Harold Brown (1899-1955)

Harold Brown was born in Poplar in London’s East End, to parents John Benjamin Brown, a West Indian seaman, and his wife Elizabeth Emma (née Cross), a white Londoner.

Harold would be one of three children with a brother called Gordon and a sister called Ada. After attending school in Canning Town, Harold was enlisted as a teenager into the army following the outbreak of the First World War.

 

He was to serve as a private with the Royal West Surrey Regiment being shipped with the west if the regiment to France in 1916, where they would fight at Arras and then in Ypres in Belgium. In 1917 at the Battle of Polygon Wood Harold’s battalion would capture a German concrete fortress resulting in the following loss of life, three officers and 61 men were killed, 17 officers and 241 men were wounded, and an additional 21 men went missing.

Due to his actions at Polygon Wood Harold was awarded a Certificate of Gallantry. The war diary for the 8th October said of Harold that he, ‘set a fine example of physical endurance carrying on throughout the whole of October 4th although severely wounded at the outset’. A card sent to Harold from the Twenty First Division British Expeditionary Force, read ‘Your Commanding Officer and Brigade Commander have informed me that you distinguished yourself in the Field between the 2nd and 7th October 1917.

I congratulate you on your fine work’. This was not the last award for Harold, he would receive a second Divisional Certificate of Gallantry signed by Sir Henry Rawlinson, the Commander of the Fourth Army, along with the Military Medal, in December 1919. Harold would be demobilised the same year. After the war he would work as a seaman and a docker at the Royal Albert Docks in the East End of London for the remainder of his life.

 

As the nation’s largest Armed Forces charity, the Royal British Legion (RBL) is dedicated to ensuring that all those who served and sacrificed, and who continue to do so, in defence of our freedoms and way of life, from both Britain and the Commonwealth, are remembered.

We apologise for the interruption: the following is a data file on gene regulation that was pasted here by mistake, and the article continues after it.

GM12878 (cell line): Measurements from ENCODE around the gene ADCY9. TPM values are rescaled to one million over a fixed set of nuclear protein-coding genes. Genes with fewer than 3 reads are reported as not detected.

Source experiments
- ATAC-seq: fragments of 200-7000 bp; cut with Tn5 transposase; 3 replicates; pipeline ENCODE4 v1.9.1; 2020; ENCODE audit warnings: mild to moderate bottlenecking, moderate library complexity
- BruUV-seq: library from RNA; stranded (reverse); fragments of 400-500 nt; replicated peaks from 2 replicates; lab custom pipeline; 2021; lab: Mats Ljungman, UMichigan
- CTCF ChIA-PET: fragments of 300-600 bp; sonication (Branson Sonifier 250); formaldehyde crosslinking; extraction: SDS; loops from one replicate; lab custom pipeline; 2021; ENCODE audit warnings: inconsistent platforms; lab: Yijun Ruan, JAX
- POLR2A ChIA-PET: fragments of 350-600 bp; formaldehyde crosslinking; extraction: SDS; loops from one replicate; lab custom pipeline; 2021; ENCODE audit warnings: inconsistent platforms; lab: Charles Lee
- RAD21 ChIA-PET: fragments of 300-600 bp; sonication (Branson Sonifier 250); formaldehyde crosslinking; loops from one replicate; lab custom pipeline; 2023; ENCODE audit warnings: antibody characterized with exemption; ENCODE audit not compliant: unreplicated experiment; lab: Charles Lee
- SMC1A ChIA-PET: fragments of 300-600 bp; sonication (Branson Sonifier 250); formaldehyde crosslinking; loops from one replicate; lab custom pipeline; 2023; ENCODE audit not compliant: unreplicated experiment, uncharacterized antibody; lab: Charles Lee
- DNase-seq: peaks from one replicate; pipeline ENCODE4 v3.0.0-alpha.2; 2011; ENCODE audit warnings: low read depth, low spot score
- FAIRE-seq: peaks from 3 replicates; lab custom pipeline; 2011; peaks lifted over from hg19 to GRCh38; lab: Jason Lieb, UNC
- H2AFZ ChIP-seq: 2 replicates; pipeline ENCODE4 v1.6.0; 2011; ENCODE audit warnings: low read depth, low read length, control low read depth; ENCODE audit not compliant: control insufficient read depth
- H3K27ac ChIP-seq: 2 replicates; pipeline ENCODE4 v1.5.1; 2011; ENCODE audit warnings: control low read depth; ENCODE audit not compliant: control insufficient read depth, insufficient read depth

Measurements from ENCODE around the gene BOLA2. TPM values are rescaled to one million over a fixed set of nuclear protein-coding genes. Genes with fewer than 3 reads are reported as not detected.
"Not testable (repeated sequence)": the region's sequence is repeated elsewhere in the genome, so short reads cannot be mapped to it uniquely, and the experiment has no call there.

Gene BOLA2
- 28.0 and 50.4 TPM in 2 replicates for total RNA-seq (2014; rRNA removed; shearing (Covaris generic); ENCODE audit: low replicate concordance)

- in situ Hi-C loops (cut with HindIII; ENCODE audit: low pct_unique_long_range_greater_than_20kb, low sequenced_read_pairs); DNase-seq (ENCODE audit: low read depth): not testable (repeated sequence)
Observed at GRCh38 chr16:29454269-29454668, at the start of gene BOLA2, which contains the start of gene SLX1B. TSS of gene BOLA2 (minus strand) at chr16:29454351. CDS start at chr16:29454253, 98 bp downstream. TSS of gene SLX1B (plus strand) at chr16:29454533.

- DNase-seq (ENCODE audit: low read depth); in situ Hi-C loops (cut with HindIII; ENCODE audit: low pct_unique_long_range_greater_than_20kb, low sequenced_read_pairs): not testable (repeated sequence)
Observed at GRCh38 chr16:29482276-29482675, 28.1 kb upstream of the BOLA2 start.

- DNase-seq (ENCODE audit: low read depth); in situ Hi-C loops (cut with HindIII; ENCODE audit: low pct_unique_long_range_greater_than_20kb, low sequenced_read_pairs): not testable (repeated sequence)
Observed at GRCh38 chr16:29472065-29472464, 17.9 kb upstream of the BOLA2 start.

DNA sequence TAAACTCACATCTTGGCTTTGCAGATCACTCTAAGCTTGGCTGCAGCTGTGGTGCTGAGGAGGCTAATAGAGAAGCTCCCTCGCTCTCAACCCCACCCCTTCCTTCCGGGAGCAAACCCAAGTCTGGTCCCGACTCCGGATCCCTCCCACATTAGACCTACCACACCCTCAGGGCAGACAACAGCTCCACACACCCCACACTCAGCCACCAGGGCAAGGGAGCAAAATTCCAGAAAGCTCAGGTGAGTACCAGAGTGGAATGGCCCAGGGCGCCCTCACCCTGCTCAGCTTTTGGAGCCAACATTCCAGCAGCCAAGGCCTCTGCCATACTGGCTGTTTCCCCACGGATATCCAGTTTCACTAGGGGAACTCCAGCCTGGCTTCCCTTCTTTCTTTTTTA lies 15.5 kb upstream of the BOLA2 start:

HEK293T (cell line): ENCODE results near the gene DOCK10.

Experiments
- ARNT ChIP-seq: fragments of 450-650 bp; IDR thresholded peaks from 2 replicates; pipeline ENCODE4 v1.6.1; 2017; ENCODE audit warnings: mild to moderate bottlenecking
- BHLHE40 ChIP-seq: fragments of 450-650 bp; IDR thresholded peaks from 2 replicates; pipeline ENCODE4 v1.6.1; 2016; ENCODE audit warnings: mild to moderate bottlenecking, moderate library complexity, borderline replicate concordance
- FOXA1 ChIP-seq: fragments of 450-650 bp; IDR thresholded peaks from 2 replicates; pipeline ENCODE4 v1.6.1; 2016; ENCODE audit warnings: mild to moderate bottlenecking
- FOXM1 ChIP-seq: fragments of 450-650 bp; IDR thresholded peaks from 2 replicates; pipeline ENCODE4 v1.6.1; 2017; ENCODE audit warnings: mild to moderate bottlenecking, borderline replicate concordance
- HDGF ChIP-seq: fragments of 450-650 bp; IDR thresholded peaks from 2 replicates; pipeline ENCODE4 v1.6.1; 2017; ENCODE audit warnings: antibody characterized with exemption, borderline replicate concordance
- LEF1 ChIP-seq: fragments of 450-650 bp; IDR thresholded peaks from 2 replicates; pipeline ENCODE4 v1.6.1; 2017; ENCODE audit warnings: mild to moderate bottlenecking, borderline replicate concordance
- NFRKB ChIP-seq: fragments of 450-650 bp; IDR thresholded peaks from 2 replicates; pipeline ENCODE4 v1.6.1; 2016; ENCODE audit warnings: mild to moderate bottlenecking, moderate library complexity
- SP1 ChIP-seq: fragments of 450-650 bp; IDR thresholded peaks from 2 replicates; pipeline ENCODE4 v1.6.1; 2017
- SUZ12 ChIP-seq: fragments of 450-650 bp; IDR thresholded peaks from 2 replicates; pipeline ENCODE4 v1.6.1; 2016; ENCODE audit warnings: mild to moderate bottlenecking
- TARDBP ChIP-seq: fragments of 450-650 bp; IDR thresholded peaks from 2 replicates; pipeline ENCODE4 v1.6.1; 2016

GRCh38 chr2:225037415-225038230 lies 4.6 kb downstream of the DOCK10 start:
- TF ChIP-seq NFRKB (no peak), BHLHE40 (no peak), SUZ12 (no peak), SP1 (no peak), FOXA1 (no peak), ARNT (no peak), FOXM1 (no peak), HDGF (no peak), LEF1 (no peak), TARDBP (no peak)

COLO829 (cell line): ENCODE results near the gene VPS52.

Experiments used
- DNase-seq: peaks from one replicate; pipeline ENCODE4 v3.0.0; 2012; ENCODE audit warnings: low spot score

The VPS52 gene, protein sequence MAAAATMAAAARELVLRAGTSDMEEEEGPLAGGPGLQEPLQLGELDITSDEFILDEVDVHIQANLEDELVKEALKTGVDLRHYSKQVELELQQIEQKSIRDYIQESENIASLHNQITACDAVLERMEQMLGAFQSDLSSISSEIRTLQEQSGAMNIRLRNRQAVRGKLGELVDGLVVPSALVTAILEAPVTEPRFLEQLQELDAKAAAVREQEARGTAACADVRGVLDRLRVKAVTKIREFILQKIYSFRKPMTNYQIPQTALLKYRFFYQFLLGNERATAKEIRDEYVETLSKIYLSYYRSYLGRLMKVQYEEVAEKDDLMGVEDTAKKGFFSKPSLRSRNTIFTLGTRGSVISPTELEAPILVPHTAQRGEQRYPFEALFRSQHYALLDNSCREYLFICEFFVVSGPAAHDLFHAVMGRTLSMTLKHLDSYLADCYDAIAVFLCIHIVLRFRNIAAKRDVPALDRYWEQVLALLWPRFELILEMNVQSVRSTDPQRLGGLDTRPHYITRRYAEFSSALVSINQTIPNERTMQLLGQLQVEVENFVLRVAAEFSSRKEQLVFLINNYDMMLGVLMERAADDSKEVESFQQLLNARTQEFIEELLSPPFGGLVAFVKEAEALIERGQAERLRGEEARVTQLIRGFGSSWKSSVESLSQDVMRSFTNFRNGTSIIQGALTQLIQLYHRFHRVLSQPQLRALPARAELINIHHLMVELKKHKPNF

In our acts of Remembrance, the RBL remembers,

  • The sacrifice of the Armed Forces community from Britain and the Commonwealth.
  • Pays tribute to the special contribution of families and of the emergency services.
  • Acknowledges the innocent civilians who have lost their lives in conflict and acts of terrorism.

The story of Black British and Black African and Caribbean service and sacrifice is one that we are keen to share, a story of men and women who have done so much in defence of Britain and in protecting all our citizens. A story that is replete with stories of bravery and courage, as epitomised by Victoria Cross winner Johnson Beharry.

Therefore, to mark 100 years since Britain’s current Remembrance traditions first came together, the RBL has bought together over 100 stories of British and Commonwealth African and Caribbean service and sacrifice. The stories range from the First World War to the present day and are of servicemen and women from across Britain, Africa and the Caribbean, representing both the armed forces and emergency services.  

The RBL wishes to offer special thanks to Stephen Bourne for his help in putting these stories together. Stephen Bourne has been writing Black British history books for thirty years. For Aunt Esther’s Story (1991) he received the Raymond Williams Prize for Community Publishing. His best-known books are Black Poppies (2019) and Under Fire (2020). His latest book Deep Are the Roots – Trailblazers Who Changed Black British Theatre was recently published by The History Press. For further information about Stephen and his books, go to his website www.stephenbourne.co.uk  

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